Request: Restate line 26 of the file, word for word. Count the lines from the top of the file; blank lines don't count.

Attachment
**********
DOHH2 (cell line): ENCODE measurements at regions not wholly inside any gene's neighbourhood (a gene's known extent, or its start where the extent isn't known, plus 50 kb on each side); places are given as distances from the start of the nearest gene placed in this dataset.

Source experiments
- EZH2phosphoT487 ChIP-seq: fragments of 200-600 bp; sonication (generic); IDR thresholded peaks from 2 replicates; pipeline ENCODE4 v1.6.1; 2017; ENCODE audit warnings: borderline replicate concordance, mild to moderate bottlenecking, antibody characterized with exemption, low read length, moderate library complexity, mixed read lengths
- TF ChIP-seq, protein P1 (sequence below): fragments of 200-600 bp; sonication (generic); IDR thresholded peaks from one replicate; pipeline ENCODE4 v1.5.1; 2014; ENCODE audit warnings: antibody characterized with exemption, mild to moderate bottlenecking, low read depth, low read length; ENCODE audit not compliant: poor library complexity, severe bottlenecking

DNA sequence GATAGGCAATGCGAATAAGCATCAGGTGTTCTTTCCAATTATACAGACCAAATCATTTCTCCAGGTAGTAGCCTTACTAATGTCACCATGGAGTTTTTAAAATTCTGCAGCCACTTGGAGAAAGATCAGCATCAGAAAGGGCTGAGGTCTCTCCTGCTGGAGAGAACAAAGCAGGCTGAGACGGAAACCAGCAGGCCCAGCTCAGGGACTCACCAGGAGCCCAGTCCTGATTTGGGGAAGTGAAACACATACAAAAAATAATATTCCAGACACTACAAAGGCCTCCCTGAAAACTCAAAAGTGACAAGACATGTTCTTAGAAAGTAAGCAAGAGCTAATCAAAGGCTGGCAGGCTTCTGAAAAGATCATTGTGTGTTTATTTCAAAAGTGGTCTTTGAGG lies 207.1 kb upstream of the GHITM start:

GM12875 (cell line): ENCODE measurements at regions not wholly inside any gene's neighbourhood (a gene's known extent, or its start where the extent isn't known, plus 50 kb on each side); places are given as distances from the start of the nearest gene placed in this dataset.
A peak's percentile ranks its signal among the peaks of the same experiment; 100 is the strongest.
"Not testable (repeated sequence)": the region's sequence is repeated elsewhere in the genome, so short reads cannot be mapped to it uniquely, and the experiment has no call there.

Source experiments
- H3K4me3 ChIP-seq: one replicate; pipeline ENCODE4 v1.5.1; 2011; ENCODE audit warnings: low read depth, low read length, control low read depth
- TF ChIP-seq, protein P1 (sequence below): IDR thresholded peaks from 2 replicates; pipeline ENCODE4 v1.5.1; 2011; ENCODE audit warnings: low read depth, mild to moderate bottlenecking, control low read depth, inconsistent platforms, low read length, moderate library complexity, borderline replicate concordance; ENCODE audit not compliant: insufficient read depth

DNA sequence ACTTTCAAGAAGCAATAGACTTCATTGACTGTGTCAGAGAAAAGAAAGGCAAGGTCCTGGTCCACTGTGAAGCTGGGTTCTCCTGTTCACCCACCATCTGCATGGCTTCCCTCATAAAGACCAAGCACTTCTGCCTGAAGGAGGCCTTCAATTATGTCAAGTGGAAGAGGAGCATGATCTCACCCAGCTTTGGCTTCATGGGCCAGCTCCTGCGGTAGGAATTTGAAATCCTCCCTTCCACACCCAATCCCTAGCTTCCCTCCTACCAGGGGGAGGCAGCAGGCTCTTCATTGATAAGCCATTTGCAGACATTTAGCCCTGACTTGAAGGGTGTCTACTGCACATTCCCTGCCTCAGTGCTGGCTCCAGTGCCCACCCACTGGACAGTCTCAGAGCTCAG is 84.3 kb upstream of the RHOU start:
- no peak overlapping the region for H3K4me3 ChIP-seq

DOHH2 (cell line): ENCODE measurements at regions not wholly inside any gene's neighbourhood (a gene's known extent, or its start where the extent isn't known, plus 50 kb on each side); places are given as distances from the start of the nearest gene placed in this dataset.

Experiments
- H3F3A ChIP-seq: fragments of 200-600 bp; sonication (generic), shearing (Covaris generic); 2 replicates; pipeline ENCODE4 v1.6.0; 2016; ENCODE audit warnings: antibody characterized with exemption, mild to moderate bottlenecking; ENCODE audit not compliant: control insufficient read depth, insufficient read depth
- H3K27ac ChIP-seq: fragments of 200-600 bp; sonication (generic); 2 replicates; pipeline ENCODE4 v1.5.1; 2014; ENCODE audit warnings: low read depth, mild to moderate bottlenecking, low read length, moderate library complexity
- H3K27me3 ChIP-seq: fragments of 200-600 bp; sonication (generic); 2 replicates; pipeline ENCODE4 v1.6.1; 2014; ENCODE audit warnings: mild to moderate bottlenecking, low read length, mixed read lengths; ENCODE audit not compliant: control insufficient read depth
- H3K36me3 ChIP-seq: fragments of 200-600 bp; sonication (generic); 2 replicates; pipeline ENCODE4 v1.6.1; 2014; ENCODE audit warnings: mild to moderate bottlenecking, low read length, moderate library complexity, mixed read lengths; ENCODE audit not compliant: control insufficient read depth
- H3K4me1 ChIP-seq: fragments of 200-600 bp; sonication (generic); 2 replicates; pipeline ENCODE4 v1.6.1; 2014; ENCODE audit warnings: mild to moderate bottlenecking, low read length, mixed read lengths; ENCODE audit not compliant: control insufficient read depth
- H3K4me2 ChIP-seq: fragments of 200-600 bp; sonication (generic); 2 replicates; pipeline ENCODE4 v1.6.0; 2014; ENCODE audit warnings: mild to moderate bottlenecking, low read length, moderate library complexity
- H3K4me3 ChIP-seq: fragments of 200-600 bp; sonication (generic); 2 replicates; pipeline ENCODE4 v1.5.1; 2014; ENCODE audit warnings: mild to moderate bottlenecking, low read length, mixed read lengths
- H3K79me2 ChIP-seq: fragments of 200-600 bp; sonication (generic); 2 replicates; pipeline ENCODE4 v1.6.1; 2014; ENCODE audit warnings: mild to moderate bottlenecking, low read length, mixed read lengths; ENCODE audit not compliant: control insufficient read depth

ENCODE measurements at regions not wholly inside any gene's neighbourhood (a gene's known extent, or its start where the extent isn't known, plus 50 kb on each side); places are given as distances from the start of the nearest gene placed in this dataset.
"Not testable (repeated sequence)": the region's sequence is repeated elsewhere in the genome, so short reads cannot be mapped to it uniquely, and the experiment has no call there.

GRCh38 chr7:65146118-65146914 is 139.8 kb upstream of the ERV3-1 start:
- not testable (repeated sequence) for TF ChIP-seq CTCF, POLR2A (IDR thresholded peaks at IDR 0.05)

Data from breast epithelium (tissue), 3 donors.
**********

GRCh38 chr7:65146118-65146914 is 139.8 kb upstream of the ERV3-1 start: